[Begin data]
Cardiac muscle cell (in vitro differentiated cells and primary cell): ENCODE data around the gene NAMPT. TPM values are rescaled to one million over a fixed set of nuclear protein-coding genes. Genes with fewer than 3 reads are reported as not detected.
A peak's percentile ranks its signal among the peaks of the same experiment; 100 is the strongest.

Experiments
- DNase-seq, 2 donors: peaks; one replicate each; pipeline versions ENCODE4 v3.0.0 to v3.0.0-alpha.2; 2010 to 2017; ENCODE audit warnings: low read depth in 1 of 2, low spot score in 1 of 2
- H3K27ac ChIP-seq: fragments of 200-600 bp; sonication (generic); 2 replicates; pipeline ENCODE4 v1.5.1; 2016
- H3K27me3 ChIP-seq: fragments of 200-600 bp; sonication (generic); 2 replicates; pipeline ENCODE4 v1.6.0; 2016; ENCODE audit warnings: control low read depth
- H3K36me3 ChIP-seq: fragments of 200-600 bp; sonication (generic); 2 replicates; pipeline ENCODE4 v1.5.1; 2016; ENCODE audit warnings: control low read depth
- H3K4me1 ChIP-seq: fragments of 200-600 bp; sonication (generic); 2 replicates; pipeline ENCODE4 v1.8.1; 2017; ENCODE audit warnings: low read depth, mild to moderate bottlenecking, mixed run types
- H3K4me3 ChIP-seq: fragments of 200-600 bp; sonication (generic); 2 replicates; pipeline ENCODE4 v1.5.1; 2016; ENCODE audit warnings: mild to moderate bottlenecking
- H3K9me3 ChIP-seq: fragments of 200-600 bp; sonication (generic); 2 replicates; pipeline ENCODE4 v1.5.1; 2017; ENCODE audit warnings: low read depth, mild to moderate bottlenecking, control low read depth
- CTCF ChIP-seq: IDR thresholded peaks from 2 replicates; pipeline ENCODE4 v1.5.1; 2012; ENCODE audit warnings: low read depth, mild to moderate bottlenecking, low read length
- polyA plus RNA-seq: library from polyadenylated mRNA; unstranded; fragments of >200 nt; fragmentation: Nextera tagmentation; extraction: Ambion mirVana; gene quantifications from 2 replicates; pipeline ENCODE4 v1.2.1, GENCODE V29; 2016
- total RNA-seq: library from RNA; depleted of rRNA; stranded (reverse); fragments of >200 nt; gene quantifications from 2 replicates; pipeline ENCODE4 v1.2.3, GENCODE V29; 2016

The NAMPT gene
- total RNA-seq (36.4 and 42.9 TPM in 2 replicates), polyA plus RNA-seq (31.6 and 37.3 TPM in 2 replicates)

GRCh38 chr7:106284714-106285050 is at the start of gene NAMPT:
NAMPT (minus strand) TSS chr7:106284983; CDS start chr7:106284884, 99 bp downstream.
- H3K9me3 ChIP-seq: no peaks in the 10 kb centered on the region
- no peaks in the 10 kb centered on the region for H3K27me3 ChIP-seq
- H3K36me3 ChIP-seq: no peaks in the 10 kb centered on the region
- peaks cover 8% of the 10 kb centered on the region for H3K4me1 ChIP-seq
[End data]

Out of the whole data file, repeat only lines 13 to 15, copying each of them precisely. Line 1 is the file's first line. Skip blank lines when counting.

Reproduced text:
- total RNA-seq: library from RNA; depleted of rRNA; stranded (reverse); fragments of >200 nt; gene quantifications from 2 replicates; pipeline ENCODE4 v1.2.3, GENCODE V29; 2016

The NAMPT gene
- total RNA-seq (36.4 and 42.9 TPM in 2 replicates), polyA plus RNA-seq (31.6 and 37.3 TPM in 2 replicates)